Engineers test polar bear hair-inspired material as aerospace insulator


Materials scientists in China are developing a material that mimics the structure of polar bear fur for application in aircraft structures.

The insulation provided by a polar bear’s fat, skin and fur helps them survive in the frigid Arctic. Unlike the hairs of humans or other mammals, polar bear hairs are hollow. Zoomed in under a microscope, each one has a long, cylindrical core punched straight through its center.

The shapes and spacing of these cavities have long been known to be responsible for their distinctive white coats. But they also are the source of heat-holding capacity, water resistance, and stretchiness, all desirable properties to imitate in a thermal insulator.

Engineers at the University of Science and Technology of China (USTC) in Hefei, Anhui province, have therefore been trying to recreate the structure of individual polar bear hairs for industrial exploitation as part of a research project.

Their work was published in the journal Chem this month. Co-senior author of the study, Shu-Hong Yu, a professor of chemistry at USTC said, “Polar bear hair has been evolutionarily optimized to help prevent heat loss in cold and humid conditions, which makes it an excellent model for a synthetic heat insulator.

Jian-Wei Liu, an associate professor at USTC said, “By making tube aerogel out of carbon tubes, we can design an analogous elastic and lightweight material that traps heat without degrading noticeably over its lifetime. The hollow centers limit the movement of heat and also make the individual hairs lightweight, which is one of the most outstanding advantages in materials science.”

The research team manufactured millions of hollowed-out carbon tubes, each equivalent to a single strand of hair, and wound them into a spaghetti-like aerogel block for testing.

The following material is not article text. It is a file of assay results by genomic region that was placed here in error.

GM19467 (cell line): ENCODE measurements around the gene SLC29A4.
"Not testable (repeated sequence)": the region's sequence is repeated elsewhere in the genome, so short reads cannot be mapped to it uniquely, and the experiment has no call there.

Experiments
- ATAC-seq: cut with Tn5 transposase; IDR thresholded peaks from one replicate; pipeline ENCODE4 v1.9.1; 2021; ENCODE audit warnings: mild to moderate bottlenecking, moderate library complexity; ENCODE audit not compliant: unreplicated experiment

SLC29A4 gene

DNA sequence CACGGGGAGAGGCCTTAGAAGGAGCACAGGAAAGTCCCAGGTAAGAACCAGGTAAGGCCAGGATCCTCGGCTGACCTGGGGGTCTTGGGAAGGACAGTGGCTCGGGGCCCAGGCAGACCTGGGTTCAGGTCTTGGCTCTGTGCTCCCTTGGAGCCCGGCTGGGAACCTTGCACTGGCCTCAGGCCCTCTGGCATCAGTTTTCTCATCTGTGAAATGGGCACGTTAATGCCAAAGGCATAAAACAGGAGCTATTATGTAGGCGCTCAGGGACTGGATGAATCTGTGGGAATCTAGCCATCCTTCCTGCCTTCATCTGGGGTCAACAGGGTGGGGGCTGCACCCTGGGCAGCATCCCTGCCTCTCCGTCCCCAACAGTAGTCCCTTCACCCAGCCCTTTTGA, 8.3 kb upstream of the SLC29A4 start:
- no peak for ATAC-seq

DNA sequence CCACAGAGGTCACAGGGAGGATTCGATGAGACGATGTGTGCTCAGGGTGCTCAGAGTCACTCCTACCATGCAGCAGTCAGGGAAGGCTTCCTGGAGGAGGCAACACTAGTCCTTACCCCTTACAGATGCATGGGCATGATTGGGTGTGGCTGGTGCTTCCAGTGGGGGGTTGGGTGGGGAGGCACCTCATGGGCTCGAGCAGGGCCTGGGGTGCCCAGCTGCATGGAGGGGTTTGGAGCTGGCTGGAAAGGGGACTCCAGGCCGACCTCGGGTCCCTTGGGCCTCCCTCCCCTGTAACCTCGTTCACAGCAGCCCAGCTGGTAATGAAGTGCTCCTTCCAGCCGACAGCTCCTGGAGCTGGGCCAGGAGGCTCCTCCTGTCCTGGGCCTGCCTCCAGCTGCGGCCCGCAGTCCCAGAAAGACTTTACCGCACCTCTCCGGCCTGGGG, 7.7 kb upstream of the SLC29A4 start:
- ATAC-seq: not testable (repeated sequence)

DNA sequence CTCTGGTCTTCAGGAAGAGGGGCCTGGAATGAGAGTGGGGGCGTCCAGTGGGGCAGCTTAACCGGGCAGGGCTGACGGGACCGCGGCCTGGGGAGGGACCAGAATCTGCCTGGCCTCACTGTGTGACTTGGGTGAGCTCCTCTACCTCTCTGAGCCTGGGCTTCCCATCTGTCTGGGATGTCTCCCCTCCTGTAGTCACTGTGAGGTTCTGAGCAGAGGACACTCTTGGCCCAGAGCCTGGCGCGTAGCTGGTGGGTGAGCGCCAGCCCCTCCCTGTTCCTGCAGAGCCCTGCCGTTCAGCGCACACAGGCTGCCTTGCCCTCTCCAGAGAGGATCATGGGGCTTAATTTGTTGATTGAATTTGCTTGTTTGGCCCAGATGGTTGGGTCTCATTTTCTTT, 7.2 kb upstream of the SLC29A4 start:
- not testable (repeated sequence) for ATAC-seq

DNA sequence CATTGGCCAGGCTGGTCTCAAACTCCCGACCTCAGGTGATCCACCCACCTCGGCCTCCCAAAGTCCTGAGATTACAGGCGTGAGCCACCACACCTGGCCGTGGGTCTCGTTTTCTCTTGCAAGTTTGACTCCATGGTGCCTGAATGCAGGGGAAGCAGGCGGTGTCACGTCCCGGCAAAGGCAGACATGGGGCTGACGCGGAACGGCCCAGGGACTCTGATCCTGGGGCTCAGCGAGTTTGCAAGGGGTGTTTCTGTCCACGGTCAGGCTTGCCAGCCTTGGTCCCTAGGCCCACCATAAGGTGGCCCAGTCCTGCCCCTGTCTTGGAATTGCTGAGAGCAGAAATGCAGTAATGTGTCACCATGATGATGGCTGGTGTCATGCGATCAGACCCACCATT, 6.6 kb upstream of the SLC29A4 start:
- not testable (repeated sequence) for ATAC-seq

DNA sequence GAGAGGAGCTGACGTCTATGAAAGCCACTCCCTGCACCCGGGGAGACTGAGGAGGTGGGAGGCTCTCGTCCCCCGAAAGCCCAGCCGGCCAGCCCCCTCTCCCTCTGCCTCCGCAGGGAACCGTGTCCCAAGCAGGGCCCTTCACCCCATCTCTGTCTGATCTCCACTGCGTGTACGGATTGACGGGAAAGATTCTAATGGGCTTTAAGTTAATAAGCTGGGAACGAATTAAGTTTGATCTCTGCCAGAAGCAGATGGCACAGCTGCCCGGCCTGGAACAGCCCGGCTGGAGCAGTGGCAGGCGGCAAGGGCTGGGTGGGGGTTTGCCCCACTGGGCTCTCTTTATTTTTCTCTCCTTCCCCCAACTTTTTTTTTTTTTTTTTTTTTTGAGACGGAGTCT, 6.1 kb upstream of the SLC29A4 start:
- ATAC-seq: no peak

This image shows electron microscopy of the hollow bioinspired carbon tube aerogel

Compared to other aerogels and insulation components, they found that the polar-bear-inspired hollow-tube design was lighter in weight and more resistant to heat flow.

It was also hardly affected by water, a handy feature for maintaining insulation performance in humid conditions and was very stretchy, further boosting its engineering applicability.

The researchers are now working to scale up the manufacturing process to produce an insulator material on the meter scale rather than the centimeter one. “While our carbon-tube material cannot easily be mass produced at the moment, we expect to overcome these size limitations as we work toward extreme aerospace applications,” said Yu.

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Ben has worked as a journalist and editor, covering technology, engineering and industry for the last 20 years. Initially writing about subjects from nuclear submarines to autonomous cars to future design and manufacturing technologies, he was editor of a leading UK-based engineering magazine before becoming editor of Aerospace Testing in 2017.

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